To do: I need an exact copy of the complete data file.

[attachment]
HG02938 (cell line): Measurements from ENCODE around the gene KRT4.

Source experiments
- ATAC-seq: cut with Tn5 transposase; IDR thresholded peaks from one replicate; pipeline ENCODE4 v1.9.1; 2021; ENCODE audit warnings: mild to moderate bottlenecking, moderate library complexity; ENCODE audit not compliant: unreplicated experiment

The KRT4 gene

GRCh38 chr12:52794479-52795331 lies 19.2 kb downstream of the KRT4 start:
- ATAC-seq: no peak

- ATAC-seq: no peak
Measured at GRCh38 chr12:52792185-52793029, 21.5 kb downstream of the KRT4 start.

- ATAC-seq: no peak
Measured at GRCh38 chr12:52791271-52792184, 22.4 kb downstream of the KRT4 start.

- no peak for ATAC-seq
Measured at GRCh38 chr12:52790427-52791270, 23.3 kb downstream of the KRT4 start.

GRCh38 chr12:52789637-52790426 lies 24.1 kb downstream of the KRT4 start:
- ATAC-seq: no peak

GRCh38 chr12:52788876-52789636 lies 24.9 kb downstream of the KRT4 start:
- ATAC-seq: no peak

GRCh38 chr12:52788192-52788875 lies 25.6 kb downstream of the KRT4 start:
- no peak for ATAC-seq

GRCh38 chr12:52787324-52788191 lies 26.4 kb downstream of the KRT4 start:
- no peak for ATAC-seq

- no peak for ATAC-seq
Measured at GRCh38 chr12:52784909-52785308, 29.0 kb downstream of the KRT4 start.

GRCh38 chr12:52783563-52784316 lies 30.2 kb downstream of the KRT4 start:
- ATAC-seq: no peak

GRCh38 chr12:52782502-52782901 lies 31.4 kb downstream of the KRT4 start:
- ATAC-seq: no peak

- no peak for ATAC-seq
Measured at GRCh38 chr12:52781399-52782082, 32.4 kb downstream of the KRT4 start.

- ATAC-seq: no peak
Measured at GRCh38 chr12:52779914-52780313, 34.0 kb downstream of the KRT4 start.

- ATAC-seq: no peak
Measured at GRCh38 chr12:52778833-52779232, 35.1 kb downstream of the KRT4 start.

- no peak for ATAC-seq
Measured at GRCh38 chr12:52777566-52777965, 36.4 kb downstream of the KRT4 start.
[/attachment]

HG02938 (cell line): Measurements from ENCODE around the gene KRT4.

Source experiments
- ATAC-seq: cut with Tn5 transposase; IDR thresholded peaks from one replicate; pipeline ENCODE4 v1.9.1; 2021; ENCODE audit warnings: mild to moderate bottlenecking, moderate library complexity; ENCODE audit not compliant: unreplicated experiment

The KRT4 gene

GRCh38 chr12:52794479-52795331 lies 19.2 kb downstream of the KRT4 start:
- ATAC-seq: no peak

- ATAC-seq: no peak
Measured at GRCh38 chr12:52792185-52793029, 21.5 kb downstream of the KRT4 start.

- ATAC-seq: no peak
Measured at GRCh38 chr12:52791271-52792184, 22.4 kb downstream of the KRT4 start.

- no peak for ATAC-seq
Measured at GRCh38 chr12:52790427-52791270, 23.3 kb downstream of the KRT4 start.

GRCh38 chr12:52789637-52790426 lies 24.1 kb downstream of the KRT4 start:
- ATAC-seq: no peak

GRCh38 chr12:52788876-52789636 lies 24.9 kb downstream of the KRT4 start:
- ATAC-seq: no peak

GRCh38 chr12:52788192-52788875 lies 25.6 kb downstream of the KRT4 start:
- no peak for ATAC-seq

GRCh38 chr12:52787324-52788191 lies 26.4 kb downstream of the KRT4 start:
- no peak for ATAC-seq

- no peak for ATAC-seq
Measured at GRCh38 chr12:52784909-52785308, 29.0 kb downstream of the KRT4 start.

GRCh38 chr12:52783563-52784316 lies 30.2 kb downstream of the KRT4 start:
- ATAC-seq: no peak

GRCh38 chr12:52782502-52782901 lies 31.4 kb downstream of the KRT4 start:
- ATAC-seq: no peak

- no peak for ATAC-seq
Measured at GRCh38 chr12:52781399-52782082, 32.4 kb downstream of the KRT4 start.

- ATAC-seq: no peak
Measured at GRCh38 chr12:52779914-52780313, 34.0 kb downstream of the KRT4 start.

- ATAC-seq: no peak
Measured at GRCh38 chr12:52778833-52779232, 35.1 kb downstream of the KRT4 start.

- no peak for ATAC-seq
Measured at GRCh38 chr12:52777566-52777965, 36.4 kb downstream of the KRT4 start.